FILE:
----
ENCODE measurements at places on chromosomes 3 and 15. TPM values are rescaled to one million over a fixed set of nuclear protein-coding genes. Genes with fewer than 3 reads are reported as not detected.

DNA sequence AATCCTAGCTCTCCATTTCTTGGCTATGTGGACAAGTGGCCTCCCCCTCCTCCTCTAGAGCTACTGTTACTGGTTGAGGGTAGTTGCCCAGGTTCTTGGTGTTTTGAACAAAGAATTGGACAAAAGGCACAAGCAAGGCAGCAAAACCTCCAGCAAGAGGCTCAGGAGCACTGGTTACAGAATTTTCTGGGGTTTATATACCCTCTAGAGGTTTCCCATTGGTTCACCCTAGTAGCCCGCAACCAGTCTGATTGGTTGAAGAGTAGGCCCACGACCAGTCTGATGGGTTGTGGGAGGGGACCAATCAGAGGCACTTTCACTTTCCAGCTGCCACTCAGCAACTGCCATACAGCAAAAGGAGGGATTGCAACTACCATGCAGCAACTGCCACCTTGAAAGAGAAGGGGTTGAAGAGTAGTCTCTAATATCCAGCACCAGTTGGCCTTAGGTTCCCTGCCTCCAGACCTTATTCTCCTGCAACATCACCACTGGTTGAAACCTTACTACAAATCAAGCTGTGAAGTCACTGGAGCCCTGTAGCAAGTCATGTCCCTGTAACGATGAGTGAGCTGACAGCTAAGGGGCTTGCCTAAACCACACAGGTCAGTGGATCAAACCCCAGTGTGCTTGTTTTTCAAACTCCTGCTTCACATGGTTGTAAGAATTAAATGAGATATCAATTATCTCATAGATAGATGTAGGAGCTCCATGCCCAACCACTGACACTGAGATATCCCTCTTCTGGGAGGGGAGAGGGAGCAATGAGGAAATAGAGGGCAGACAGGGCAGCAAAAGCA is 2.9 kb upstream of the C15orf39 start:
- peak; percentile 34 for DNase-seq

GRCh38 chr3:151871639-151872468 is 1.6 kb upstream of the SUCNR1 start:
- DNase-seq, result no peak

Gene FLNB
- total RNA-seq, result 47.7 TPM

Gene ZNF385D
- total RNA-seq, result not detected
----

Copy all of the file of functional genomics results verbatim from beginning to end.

ENCODE measurements at places on chromosomes 3 and 15. TPM values are rescaled to one million over a fixed set of nuclear protein-coding genes. Genes with fewer than 3 reads are reported as not detected.

DNA sequence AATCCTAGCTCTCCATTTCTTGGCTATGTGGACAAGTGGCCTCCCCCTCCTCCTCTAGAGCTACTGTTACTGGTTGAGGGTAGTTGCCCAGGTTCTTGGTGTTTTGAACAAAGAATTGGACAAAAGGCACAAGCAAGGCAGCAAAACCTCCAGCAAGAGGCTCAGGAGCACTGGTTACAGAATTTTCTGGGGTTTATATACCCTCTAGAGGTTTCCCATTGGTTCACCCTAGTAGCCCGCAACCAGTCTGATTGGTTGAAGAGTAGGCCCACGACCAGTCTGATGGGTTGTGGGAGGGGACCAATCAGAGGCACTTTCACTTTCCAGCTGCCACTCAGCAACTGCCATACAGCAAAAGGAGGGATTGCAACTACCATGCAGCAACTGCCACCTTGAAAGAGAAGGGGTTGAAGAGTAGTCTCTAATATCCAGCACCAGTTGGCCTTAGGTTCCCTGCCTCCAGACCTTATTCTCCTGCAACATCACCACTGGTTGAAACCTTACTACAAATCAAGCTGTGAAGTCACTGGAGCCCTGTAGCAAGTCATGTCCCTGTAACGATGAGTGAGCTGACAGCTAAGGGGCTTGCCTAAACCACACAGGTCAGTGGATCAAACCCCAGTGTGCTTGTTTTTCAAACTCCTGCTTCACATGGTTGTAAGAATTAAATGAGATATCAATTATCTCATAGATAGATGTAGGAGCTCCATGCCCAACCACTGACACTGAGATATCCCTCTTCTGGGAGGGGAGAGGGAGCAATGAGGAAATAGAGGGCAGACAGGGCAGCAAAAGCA is 2.9 kb upstream of the C15orf39 start:
- peak; percentile 34 for DNase-seq

GRCh38 chr3:151871639-151872468 is 1.6 kb upstream of the SUCNR1 start:
- DNase-seq, result no peak

Gene FLNB
- total RNA-seq, result 47.7 TPM

Gene ZNF385D
- total RNA-seq, result not detected